I have a lot of Ruby RSpec files that start out with a line something like this:

 require File.join(File.dirname(__FILE__), %w[.. spec_helper])

“This is boilerplate” thought I one day, “my editor should insert this line for me!” But there’s a problem: the line must change depending on how deep in the directory hierarchy the file is found. E.g.:

 require File.join(File.dirname(__FILE__), %w[.. .. .. spec_helper])

This is Ruby, though. Surely there is a concise way to dynamically locate a file in a parent directory? As it turns out, there is. Here’s my solution:

  require 'pathname'
  require Pathname(__FILE__).ascend{|d| h=d+'spec_helper.rb'; break h if h.file?}

OK, it’s two lines instead of one. But the advantage is, now I can insert those two lines into my standard editor template for *_spec.rb files. And it’ll Just Work so long as there is a spec_helper.rb somewhere in the file’s parent directories.

How it works:

  • Pathname#ascend iterates backwards up a file path, successively removing path elements.
  • Pathname#+ joins two path elements using the path separator character (e.g. /).
  • break is called with an argument, causing the block to return the matching path.

Published by Avdi Grimm

6 Comments

  1. Keep going! Good idea, but it can be made even prettier:


    require 'simple_require'
    # this library would encapsulates the pathname stuff, ascend, etc. so we could then do this:
    simple_require('spec_helper', 'some_other_file')

    Reply
    • The idea is to have no dependencies apart form the Ruby stdlib. It's one of those chicken-and-egg things – usually it's the spec_helper.rb that requires rubygems et. al.

      Reply
  2. For spec_helper, it's even easier to go:

    require 'spec_helper'

    And then modify the load path to contain the load path to contain the spec or test directory.

    This is a practice Rails adopted at one point. In addition to simplifying the require in your specs, it also prevents spec_helper.rb from being required multiple times.

    Imagine two specs, spec/foo_spec.rb and spec/bar/baz_spec.rb. foo_spec would end up requiring 'spec_helper.rb' and bar/baz_spec.rb would end up requiring baz/../spec_helper.rb

    Normally, ruby only requires a file once… but, it's not smart enough to understand that spec_helper and baz/../spec_helper.rb. The result is that it gets required multiple times. This mostly is a problem if you define constants (you'll see warnings about constant already defined) or if you include/extend modules that do something with their callbacks (rr causes a system stack too deep if you include its module more than once).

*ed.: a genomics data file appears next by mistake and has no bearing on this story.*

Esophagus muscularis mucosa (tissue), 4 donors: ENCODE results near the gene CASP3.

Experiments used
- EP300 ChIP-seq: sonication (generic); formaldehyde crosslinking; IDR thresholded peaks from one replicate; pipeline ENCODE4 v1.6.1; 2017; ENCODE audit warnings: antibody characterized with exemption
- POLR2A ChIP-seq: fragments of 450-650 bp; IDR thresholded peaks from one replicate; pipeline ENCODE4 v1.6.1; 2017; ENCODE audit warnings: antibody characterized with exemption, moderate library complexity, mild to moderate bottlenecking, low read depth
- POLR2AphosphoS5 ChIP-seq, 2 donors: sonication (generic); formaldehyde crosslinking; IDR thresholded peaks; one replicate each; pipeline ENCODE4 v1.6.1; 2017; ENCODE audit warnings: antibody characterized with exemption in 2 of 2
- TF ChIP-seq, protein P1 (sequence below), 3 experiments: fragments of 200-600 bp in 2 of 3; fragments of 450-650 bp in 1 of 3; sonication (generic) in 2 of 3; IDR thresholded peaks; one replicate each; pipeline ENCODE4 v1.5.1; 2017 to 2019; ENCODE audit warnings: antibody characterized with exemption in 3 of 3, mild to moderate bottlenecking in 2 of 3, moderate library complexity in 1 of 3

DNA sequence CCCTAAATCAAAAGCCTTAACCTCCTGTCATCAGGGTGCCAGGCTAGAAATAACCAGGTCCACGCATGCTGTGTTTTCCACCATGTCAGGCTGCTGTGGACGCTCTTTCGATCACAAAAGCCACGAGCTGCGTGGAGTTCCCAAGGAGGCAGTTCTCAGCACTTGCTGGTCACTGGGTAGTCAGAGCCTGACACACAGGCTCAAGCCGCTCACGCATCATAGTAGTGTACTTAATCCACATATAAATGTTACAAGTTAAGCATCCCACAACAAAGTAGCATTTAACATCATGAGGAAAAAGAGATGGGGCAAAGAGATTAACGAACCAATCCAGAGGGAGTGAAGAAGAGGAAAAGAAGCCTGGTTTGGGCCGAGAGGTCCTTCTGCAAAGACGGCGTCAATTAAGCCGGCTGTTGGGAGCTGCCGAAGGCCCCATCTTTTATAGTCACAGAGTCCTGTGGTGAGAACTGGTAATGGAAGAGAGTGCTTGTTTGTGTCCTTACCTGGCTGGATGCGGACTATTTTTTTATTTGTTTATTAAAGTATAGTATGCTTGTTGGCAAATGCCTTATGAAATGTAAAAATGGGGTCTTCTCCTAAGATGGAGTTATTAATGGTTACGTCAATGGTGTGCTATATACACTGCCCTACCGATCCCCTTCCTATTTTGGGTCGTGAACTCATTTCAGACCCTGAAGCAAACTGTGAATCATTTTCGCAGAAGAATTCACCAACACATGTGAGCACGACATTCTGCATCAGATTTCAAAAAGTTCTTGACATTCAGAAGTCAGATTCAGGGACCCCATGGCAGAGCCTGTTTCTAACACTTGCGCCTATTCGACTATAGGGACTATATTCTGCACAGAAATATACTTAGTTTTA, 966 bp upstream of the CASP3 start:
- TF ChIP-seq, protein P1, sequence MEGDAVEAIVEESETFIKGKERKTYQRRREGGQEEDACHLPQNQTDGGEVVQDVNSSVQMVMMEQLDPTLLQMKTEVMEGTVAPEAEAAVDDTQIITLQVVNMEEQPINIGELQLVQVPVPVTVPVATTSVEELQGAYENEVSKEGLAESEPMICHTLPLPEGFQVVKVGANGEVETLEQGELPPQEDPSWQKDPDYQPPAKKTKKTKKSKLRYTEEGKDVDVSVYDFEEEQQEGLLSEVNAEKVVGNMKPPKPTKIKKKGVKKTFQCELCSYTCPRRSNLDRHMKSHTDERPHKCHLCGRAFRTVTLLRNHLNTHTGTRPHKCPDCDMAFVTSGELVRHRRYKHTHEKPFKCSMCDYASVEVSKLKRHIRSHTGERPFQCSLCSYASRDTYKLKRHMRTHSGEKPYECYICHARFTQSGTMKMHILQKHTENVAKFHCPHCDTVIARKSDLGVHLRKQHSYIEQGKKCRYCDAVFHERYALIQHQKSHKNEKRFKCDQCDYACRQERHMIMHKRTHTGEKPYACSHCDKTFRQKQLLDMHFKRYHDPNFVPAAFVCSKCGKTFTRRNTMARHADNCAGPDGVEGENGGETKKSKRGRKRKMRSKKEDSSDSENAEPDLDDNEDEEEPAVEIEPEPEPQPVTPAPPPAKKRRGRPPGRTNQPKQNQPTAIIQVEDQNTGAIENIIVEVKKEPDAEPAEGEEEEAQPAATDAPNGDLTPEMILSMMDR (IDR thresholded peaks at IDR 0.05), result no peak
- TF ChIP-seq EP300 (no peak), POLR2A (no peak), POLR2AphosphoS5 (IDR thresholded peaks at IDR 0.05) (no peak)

Reply
    • Yeah, multiple requires because of different paths to the same file is something I've had a lot of trouble with at my day job. I agree that when it's practical, altering the load path and sticking with unqualified requires is the way to go.

      I'm not sure I prefer that for specs, though, because I've gotten used to always being able to run my specs as 'ruby my_spec.rb' – no rake, no script/spec, no spec command. This works well for e.g. Emacs “run this file” keybindings – it means the editor doesn't need to any special sniffing the file to determine what command to run the file with.

      I've long wished the Ruby interpreter would just normalize and absolutize all require-d filenames before loading them.

      Reply
  3. For spec_helper, it's even easier to go:

    require 'spec_helper'

    And then modify the load path to contain the load path to contain the spec or test directory.

    This is a practice Rails adopted at one point. In addition to simplifying the require in your specs, it also prevents spec_helper.rb from being required multiple times.

    Imagine two specs, spec/foo_spec.rb and spec/bar/baz_spec.rb. foo_spec would end up requiring 'spec_helper.rb' and bar/baz_spec.rb would end up requiring baz/../spec_helper.rb

    Normally, ruby only requires a file once… but, it's not smart enough to understand that spec_helper and baz/../spec_helper.rb. The result is that it gets required multiple times. This mostly is a problem if you define constants (you'll see warnings about constant already defined) or if you include/extend modules that do something with their callbacks (rr causes a system stack too deep if you include its module more than once).

    Reply
  4. Yeah, multiple requires because of different paths to the same file is something I've had a lot of trouble with at my day job. I agree that when it's practical, altering the load path and sticking with unqualified requires is the way to go.

    I'm not sure I prefer that for specs, though, because I've gotten used to always being able to run my specs as 'ruby my_spec.rb' – no rake, no script/spec, no spec command. This works well for e.g. Emacs “run this file” keybindings – it means the editor doesn't need to any special sniffing the file to determine what command to run the file with.

    I've long wished the Ruby interpreter would just normalize and absolutize all require-d filenames before loading them.

    Reply

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